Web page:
I will pay for the following article The determinants of the crises upon the technology firms in turkey. The work is to be 30 pages with three to five sources, with in-text citations and a reference page. The business cycle or economic cycle refers to the ups and downs seen somewhat simultaneously in most parts of an economy. The cycle involves shifts over time between periods of relatively rapid growth of output (recovery and prosperity), alternating with periods of relative stagnation or decline (contraction or recession). These fluctuations are often measured using the real gross domestic product.
To call those alternances “cycles” is rather misleading as they don’t tend to repeat at fairly regular time intervals. Most observers find that their lengths (from peak to peak, or from trough to trough) vary, so that cycles are not mechanical in their regularity. Since no two cycles are alike in their details, some economists dispute the existence of cycles and use the word “fluctuations” (or the like) instead. Others see enough similarities between cycles that the cycle is a valid basis of studying the state of the economy. A key question is whether or not there are similar mechanisms that generate recessions and/or booms that exist in capitalist economies so that the dynamics that appear as a cycle will be seen again and again.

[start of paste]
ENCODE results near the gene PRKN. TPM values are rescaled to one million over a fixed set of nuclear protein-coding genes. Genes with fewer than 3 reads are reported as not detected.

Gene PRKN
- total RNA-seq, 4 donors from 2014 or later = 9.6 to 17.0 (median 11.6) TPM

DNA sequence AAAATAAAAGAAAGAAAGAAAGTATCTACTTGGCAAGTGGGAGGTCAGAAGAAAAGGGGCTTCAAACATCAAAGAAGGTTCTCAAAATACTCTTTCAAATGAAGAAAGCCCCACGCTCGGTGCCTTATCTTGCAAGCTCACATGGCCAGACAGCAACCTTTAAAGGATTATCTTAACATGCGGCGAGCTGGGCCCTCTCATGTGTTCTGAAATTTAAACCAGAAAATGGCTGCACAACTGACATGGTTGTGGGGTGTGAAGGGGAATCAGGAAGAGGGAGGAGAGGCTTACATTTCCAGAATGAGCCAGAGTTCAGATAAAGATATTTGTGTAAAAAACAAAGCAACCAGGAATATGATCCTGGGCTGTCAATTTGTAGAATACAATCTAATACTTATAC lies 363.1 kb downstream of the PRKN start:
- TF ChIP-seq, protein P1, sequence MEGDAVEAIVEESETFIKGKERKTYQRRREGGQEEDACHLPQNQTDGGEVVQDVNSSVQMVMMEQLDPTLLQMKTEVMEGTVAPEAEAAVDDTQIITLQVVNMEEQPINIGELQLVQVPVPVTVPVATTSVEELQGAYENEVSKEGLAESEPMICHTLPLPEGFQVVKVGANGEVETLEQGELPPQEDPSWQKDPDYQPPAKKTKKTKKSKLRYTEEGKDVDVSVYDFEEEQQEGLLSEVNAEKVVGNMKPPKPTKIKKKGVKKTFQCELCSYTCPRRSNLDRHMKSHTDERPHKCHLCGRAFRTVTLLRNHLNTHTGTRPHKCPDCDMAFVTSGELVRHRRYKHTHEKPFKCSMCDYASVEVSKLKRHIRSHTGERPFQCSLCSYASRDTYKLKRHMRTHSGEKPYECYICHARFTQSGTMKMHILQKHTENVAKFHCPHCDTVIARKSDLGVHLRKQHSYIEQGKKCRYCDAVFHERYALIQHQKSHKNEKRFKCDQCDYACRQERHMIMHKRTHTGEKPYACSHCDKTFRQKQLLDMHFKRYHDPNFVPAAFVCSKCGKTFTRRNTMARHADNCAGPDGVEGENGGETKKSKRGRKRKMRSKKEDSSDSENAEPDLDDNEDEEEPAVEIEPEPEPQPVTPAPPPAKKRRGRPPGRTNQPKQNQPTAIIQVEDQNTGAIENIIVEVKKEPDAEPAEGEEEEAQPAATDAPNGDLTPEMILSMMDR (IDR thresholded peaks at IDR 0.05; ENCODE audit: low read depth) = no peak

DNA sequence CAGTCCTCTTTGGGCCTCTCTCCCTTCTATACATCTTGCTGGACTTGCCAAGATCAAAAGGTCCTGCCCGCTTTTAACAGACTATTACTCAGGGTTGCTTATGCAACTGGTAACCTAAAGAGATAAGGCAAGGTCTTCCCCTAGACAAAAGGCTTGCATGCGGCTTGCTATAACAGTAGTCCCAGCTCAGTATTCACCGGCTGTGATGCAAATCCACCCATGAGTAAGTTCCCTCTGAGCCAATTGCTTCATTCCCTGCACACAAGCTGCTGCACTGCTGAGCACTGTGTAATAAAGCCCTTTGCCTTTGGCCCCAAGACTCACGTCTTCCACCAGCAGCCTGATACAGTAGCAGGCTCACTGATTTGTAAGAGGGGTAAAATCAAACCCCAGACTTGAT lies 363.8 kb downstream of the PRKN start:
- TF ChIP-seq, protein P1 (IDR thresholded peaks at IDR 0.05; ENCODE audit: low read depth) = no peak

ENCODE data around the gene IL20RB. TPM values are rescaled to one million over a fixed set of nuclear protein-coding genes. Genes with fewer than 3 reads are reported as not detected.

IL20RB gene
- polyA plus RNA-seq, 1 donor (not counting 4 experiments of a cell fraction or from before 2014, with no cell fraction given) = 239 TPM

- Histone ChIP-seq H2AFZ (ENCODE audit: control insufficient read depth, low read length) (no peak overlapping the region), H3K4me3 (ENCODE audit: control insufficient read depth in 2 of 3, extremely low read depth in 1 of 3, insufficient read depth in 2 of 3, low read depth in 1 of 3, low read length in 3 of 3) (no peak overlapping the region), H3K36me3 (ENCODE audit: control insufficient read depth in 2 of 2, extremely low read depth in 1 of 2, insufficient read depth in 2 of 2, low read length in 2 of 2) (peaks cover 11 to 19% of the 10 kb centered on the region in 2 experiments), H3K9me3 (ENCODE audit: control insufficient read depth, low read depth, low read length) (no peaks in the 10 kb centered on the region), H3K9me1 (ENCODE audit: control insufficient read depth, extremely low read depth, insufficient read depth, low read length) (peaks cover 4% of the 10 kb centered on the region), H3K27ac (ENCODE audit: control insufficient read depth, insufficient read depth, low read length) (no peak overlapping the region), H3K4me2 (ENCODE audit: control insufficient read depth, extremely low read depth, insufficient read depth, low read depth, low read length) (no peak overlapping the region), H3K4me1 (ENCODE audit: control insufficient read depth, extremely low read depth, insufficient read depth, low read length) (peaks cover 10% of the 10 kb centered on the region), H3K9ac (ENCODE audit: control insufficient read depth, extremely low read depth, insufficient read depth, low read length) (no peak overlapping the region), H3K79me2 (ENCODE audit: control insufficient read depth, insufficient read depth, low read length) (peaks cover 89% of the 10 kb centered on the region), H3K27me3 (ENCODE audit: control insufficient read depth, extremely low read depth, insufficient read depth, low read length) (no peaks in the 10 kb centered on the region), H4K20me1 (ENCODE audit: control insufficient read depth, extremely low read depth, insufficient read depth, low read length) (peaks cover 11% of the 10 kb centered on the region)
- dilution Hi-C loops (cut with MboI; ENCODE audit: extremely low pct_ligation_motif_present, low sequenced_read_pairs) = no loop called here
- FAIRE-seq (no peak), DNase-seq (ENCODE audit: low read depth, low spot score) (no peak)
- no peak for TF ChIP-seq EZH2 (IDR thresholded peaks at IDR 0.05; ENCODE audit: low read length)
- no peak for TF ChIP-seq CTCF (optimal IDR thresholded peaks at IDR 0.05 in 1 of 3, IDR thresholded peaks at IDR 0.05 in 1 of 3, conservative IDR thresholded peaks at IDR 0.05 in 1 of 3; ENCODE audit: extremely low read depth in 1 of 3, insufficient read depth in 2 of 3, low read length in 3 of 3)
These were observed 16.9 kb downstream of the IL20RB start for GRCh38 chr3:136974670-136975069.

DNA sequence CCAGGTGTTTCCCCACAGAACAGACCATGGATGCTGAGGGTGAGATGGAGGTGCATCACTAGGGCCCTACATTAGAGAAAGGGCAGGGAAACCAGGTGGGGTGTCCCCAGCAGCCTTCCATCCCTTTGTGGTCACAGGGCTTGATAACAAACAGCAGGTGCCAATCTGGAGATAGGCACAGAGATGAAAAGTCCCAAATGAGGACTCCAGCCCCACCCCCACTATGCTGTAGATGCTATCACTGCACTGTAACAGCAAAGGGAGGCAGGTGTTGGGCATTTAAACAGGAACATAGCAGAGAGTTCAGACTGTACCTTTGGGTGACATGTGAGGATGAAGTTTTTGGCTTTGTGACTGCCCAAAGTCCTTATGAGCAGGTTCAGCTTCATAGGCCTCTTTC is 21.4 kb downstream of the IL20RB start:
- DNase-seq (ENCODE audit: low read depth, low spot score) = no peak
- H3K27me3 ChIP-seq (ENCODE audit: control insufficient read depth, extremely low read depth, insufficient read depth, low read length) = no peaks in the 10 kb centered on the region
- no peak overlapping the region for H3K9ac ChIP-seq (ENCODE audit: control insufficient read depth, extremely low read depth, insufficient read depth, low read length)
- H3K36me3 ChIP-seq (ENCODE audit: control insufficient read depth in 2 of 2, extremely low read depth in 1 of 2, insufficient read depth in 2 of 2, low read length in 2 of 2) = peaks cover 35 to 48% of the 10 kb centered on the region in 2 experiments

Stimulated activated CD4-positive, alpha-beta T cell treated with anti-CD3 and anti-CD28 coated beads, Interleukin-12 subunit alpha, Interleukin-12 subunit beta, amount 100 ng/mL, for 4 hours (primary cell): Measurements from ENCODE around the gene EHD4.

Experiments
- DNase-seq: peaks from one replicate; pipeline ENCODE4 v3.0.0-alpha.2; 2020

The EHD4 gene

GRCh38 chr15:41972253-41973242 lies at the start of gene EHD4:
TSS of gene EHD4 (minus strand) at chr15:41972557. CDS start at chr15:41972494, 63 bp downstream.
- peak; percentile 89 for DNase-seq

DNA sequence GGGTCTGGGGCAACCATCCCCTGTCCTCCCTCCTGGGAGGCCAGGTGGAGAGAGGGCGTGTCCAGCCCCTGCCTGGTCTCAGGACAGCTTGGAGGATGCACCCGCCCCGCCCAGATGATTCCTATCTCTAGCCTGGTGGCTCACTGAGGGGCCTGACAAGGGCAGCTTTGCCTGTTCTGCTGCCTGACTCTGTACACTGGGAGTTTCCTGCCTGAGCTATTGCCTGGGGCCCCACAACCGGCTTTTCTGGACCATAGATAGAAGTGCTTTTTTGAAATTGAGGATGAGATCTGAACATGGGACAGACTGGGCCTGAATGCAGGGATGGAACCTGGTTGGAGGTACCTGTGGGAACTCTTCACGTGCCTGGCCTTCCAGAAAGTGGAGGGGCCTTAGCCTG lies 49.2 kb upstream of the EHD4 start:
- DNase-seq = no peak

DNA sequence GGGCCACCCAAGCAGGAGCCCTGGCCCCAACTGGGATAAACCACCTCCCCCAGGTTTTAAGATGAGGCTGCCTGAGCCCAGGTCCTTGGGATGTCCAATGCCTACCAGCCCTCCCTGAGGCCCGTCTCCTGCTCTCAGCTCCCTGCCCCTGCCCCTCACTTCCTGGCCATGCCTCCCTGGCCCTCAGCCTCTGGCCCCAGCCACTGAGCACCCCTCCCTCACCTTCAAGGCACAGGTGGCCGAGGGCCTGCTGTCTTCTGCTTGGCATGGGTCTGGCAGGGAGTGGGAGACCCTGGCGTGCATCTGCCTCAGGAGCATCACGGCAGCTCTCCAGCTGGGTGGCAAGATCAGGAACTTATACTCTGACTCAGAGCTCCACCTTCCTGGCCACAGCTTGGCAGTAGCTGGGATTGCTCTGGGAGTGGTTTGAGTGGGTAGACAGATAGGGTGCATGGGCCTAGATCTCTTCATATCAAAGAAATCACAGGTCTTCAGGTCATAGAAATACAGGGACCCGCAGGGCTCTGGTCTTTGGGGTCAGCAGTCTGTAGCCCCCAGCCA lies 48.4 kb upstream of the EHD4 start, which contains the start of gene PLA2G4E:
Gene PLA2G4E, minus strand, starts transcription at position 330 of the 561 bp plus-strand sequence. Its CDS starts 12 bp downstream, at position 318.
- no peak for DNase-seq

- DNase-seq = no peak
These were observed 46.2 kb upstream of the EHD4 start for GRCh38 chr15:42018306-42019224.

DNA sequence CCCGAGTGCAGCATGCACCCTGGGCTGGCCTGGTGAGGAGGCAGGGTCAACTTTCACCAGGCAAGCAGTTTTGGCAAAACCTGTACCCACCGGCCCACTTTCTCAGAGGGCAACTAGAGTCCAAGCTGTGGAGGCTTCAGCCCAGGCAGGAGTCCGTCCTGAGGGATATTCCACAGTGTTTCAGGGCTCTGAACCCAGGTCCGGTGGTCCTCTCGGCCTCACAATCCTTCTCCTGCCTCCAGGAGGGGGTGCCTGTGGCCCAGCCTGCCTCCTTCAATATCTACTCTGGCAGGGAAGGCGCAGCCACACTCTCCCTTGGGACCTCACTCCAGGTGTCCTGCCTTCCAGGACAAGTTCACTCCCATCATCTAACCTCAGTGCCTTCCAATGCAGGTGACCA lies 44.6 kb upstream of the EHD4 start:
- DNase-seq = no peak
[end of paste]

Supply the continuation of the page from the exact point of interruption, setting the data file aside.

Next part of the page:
Now let us closely observe the main types of business cycles enumerated by Joseph Schumpeter and others in this field have been named after their discoverers or proposers:
1. The Kitchin inventory cycle (3-5 years) — after Joseph Kitchin.
2. The Juglar fixed investment cycle (7-11 years) — after Clement Juglar.
3. The Kuznets infrastructural investment cycle (15-25 years) — after Simon Kuznets, Nobel Laureate.
4. The Kondratiev wave or cycle (45-60 years) — after Nikolai Kondratiev.
Edward R Dewey, who formed The Foundation for the Study of Cycles, studied cycles in everything — including economic data.